2019’s fierce protests against national governments begs comparison to 2011’s year of Arab Spring and 1989’s Eastern Europeans’ rebellion against Russian-backed communist tyrannies.
Yet 2019’s assorted civil ructions are demonstrably more global and more transcultural than 2011’s and 1989’s largely regional uprisings.
One common grievance unites every single case of 2019 civil ruction and unrest: deep disgust with government and political-elite corruption.
Of course, local gripes with deep roots (some traceable to the 19th century) stirred 2019’s turbulence. In some instances, challenged governments negotiated with dissenters and proposed reforms. In others, marches continue amid political gridlock. In the worst cases, sporadic violence edging toward civil war continues.
Here are some of the more noteworthy examples of 2019’s civil strife. The list is by no means complete.
Hong Kong: This asymmetric confrontation between a pro-democracy enclave and a powerful totalitarian state rates as 2019’s most remarkable and significant rebellion. The city’s first major 2019 demonstration commemorated 1989’s Tiananmen Square massacre. Then, demonstrations protesting an obvious and noxious corruption began: Beijing’s communists are slowly reneging on the Sino-British Declaration of 1984 that assured Hong Kong’s democratic autonomy until 2047.
Hong Kong’s citizens demand liberal freedoms and wave American flags, giving the lie to the communist propaganda line that America is an evil global predator. Hong Kong’s evident distrust of Beijing shames Chinese President Xi Jinping, so this conflict is not resolved.
Sudan: The unrest escalated in January. In April, protests organized by a pro-freedom coalition toppled President (dictator) Omar al-Bashir. A massacre in early June by pro-military forces killed several hundred protestors. Subsequent negotiations established a sovereign council, a transitional governing structure serving until elections are held in about three years. So far the civilian prime minister is bridging the evident divisions between pro-democratic sovereign council members and military officers once loyal to Bashir.
Bolivia: Protests alleging vote fraud erupted after the Oct. 20 presidential election. When socialist then-President Evo Morales claimed he had won a fourth term in office, the Organization of American States supported the allegations that his corrupt regime had stolen the election. When police in several major cities refused to support his regime, Morales resigned on Nov. 10. An interim government runs the country, but the situation is tense.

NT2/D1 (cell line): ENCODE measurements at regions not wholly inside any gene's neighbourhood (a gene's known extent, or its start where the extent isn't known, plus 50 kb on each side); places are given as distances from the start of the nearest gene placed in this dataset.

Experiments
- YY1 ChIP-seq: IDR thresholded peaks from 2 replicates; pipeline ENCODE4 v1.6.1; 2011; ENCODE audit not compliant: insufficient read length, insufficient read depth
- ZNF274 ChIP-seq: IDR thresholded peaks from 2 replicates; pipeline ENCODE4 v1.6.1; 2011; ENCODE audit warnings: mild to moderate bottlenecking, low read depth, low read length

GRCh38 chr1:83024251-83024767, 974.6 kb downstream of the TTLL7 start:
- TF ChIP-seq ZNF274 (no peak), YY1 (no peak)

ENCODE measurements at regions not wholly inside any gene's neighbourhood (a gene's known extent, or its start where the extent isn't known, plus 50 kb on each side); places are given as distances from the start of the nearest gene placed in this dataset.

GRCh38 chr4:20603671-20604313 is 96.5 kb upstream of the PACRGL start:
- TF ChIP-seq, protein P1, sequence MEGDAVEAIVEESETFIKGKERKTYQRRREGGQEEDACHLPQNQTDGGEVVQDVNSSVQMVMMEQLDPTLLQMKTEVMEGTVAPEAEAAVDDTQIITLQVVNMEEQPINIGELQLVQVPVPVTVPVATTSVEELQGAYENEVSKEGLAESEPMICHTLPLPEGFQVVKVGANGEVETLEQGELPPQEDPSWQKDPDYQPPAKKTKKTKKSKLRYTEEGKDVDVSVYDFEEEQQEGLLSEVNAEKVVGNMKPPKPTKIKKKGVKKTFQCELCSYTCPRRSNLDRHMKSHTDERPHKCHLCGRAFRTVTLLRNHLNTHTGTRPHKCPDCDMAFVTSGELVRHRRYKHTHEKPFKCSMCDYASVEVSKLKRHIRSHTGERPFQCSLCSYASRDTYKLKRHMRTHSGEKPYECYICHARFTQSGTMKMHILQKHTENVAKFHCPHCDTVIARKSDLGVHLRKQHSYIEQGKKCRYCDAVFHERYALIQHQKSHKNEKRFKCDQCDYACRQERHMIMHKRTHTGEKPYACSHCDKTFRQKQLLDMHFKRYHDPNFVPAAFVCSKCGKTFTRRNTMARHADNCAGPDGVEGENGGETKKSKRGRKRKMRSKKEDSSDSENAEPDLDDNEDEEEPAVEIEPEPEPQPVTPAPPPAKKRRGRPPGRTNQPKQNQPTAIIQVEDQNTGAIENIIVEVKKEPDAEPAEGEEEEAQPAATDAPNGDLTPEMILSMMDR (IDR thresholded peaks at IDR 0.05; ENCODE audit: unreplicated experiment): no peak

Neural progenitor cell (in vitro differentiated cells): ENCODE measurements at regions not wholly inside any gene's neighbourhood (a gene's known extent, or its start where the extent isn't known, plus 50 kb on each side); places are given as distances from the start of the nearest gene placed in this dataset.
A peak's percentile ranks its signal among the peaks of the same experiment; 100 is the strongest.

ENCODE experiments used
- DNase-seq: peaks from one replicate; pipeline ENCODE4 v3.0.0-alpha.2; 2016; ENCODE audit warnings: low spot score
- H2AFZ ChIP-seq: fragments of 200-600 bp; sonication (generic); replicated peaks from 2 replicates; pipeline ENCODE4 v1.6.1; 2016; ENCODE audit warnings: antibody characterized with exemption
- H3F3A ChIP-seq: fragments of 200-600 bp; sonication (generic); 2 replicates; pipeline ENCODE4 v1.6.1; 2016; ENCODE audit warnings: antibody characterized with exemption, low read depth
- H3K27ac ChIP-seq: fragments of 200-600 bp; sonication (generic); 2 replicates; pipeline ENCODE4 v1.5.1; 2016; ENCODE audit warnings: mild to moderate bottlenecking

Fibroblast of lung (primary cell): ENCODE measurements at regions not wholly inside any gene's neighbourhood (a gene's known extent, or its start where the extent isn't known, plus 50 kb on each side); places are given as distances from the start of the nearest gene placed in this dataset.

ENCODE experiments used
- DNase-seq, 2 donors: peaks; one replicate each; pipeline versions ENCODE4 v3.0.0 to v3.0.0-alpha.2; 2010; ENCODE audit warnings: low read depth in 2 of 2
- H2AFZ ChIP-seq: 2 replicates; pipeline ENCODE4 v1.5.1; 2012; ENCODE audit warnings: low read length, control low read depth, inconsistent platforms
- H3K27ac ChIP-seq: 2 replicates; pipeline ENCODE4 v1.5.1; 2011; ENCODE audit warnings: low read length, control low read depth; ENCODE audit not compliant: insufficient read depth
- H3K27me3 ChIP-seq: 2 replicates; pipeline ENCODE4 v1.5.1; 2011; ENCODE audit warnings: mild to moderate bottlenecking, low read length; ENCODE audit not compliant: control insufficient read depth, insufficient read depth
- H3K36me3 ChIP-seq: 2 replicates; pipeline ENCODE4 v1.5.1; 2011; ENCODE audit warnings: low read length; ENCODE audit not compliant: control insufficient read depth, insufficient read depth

Venezuela: Though his regime has destroyed the country economically, socialist dictator Nicolas Maduro remains president. In January, after Maduro claimed victory in a crooked election, Venezuelan Democrats aided by the U.S. and other international allies launched an effort to delegitimize Maduro and recognize National Assembly leader Juan Guaido as president. The politics, diplomacy and economic maneuvering were an intricate attempt to use nonmilitary elements of power to remove Maduro. But Maduro maintained control by hook and crook, using bribery, intimidation and repression by his Cuban and Russian-advised security forces. Now he is trying to rig the January 2020 vote to deny Guaido reelection to the National Assembly. However, U.S. and international economic sanctions have placed an economic noose around his neck.
Iran: Iran’s endless demonstrations began in December 2017 when angry citizens began publicly denouncing two blatantly linked injustices: their nation’s acute economic deterioration and the clerical dictatorship’s hideous corruption. This November, the dictatorship’s fuel-price increase brought thousands to the streets. An estimated 230 Iranians have died in demonstrations since mid-November — the most serious bloodletting since 2009.
Iraq: Anti-corruption protests began in October. Countrywide pro-reform demonstrations protested government incompetence, endemic corruption and unemployment. The demonstrators — who were overwhelmingly Shiite Arabs — excoriated the national government for failing to confront Iranian troublemaking in Iraq. Violent clashes with security forces in November and continued demonstrations forced the prime minister to resign. Now demonstrators accuse Iranian-backed Shiite militias of attempting to sabotage the reform movement. Iraq’s Sunni Arabs and Kurds despise the Shiite-dominated government’s corruption but have apparently decided to let the Shiites confront the problems largely created by Shiite leaders and pro-Iranian actors. The Iraqi demonstrations have, since Oct. 1, left an estimated 500 dead and 18,000 injured. This situation is far from resolved.
Austin Bay’s latest book, “Cocktails from Hell: Five Wars Shaping the 21st Century” (Bombardier Books), is available now.